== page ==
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In my scenario, I would like to encrypt a very big number (10^27) using a private key and later be able to decrypt it using a public key. The problem I have is that I want to keep the size of the encrypted text as small as possible.

I know that .NET has support for public key encryption (RSACryptoServiceProvider), but the encrypted text gets so huge.

Would it work to instead treat the private key as a public key?

Would Elliptic curve cryptography produce a smaller output?

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Is the encrypted text the very big number, or something else? The result of an RSA encryption - or decryption in your case? have you got public and private mixed up, or is this a signature? - is going be a number between 0 and the modulus and likely will have no obvious redundancy and so will not be compressible. I don't think ECC or DSA will make any difference: it'll be the same situation. And any good symmetrically-encrypted data is indistinguishable from random data and so not compressible either: you'd have to compress before encrypting. –  Rup Jan 3 '14 at 12:07
    
@Rup, the 'big number' is what I want to encrypt! –  Artem Jan 3 '14 at 12:12
    
@Rup The first part of the comment makes sense. ECC uses much lower key sizes so the difference would be rather large. Nobody was talking about compression neither. –  Maarten Bodewes Jan 3 '14 at 12:13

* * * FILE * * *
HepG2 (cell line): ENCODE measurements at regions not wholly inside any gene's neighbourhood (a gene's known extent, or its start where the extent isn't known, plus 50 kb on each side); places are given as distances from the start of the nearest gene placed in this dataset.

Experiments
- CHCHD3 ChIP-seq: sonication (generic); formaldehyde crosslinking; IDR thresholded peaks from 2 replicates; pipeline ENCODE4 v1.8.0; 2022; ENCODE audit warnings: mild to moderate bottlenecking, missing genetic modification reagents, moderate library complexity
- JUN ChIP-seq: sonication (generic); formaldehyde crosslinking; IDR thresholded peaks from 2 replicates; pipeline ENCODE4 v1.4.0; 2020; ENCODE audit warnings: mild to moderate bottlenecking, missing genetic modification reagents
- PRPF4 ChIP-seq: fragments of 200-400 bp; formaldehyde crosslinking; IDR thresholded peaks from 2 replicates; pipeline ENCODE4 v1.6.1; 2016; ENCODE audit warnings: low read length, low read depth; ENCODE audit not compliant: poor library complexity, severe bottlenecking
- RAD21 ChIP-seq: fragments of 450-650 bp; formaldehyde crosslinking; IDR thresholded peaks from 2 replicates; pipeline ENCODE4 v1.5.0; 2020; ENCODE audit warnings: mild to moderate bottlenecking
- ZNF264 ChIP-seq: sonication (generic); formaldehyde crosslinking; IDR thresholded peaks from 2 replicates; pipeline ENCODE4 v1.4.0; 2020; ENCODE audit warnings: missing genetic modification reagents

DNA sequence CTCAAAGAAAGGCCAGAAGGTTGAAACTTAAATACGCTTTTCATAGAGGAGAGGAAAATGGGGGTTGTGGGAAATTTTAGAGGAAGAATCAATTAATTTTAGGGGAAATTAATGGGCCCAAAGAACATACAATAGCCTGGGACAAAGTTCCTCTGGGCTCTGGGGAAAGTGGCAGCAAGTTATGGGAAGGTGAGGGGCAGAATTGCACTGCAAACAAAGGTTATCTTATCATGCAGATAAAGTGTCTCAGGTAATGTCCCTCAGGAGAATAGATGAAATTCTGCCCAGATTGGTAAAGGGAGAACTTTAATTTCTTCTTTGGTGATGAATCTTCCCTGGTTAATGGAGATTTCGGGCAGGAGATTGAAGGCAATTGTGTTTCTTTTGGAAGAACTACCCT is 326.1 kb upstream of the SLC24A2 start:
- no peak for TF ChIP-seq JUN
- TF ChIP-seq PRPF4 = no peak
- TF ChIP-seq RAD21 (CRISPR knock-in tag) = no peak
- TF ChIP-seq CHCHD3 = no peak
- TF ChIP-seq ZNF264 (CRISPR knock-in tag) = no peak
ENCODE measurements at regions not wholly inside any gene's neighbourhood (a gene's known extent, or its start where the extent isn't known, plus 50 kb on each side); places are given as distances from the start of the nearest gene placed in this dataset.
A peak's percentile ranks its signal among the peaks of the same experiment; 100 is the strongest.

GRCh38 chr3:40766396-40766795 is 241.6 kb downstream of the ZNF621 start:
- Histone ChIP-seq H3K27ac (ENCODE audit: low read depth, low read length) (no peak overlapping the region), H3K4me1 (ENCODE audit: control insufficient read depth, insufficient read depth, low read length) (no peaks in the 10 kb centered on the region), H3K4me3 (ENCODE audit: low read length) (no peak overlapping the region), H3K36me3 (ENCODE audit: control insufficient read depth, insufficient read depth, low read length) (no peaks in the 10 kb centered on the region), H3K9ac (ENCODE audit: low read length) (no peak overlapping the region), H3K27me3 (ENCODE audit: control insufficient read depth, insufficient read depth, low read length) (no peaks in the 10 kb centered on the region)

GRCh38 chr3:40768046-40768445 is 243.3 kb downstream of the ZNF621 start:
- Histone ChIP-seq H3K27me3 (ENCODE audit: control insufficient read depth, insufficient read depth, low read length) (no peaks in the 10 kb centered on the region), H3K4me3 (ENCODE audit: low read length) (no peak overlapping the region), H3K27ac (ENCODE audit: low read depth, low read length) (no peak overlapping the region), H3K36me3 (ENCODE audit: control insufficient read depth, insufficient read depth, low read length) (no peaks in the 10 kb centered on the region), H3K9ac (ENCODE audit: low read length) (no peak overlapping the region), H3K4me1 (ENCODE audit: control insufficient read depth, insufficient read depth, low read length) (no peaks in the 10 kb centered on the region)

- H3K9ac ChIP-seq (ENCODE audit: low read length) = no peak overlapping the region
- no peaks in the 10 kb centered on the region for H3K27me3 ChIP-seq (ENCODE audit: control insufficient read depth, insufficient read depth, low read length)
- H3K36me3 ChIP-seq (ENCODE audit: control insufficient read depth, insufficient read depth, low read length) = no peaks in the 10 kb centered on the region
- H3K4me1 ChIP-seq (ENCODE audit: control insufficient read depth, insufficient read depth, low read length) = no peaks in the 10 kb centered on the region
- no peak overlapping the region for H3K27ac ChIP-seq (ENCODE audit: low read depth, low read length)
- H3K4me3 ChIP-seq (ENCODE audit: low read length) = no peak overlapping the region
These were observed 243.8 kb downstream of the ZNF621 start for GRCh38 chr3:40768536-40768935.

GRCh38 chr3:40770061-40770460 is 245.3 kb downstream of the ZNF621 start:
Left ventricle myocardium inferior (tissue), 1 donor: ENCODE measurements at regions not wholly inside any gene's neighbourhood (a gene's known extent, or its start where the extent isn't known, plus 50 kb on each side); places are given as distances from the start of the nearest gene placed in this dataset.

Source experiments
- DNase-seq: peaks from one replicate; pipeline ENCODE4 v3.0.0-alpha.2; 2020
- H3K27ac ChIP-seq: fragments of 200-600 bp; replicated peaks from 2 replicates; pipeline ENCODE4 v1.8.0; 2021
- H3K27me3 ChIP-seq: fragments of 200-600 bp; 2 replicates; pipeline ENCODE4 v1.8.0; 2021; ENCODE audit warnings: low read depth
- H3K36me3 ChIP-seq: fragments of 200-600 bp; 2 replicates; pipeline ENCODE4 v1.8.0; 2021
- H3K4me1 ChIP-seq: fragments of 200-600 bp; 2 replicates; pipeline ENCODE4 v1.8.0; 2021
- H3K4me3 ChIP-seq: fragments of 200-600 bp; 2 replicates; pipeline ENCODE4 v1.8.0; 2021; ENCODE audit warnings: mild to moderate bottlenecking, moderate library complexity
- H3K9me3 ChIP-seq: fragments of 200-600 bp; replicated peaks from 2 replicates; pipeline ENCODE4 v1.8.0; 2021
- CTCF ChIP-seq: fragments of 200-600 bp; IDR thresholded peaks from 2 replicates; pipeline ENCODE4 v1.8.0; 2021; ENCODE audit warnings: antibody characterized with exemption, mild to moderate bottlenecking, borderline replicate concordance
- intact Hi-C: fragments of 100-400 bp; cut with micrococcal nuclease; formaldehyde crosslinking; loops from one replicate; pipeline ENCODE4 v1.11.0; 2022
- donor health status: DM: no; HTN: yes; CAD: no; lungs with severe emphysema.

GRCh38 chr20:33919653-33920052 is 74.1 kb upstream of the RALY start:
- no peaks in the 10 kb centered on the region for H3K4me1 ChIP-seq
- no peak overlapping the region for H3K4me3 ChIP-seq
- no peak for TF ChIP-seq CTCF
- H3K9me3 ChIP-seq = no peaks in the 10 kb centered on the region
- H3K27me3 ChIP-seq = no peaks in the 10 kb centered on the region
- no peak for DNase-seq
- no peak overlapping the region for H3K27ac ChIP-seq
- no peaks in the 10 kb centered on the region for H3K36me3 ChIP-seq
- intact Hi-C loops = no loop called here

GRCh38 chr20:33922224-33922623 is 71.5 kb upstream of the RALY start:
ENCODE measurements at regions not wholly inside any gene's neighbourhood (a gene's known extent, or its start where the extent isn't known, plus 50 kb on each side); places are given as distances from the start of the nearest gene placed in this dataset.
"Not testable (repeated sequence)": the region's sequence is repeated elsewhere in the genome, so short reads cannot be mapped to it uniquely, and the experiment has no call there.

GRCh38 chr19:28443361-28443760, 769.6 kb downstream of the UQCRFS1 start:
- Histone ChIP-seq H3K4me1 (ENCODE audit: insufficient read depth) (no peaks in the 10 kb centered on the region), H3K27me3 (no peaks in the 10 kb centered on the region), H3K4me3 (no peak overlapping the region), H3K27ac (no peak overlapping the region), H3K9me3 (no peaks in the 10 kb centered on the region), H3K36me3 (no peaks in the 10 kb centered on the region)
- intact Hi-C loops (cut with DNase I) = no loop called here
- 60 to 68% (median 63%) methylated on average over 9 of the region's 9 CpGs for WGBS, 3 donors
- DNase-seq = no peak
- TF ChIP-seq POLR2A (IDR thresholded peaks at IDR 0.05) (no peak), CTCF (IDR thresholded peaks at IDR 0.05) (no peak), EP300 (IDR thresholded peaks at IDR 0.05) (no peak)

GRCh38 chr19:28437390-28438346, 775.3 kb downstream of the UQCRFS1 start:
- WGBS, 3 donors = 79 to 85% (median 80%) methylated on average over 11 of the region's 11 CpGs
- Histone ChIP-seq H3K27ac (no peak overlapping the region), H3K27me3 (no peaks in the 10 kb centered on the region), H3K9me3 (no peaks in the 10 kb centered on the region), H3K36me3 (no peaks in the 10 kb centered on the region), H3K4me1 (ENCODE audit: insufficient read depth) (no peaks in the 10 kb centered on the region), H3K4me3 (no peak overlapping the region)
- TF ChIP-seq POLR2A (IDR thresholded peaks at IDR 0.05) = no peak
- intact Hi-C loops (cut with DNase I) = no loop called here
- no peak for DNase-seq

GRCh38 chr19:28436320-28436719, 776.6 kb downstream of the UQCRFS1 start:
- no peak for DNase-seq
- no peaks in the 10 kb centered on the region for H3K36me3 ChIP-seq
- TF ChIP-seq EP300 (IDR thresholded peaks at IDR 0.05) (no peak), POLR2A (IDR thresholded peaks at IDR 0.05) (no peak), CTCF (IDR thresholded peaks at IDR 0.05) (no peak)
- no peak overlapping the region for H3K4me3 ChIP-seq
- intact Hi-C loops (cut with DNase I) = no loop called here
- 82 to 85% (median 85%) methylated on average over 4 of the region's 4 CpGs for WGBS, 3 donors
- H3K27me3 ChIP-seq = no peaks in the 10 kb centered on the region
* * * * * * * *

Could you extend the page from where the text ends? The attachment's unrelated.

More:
@Artem, use the @<name> to make sure Rup is notified about the comment... Please indicate if you just want to achieve confidentiality with the given code or if you want to do achieve authentication and suchlike. –  Maarten Bodewes Jan 3 '14 at 12:14

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First of all, if you want to achieve confidentiality you should always encrypt with the public key, not the private key. RSA encryption is not defined for encryption with the private key, and the results may vary (especially the kind of padding that is applied).

For direct RSA encryption, the size of the encrypted message is identical to the modulus. Now the modulus should be at least 2048 bits by now, and your message is only about (27/3)*10=90 bits. So RSA would have a large overhead, independent on the key used. Using ECIES is therefore likely to give significant benefits.

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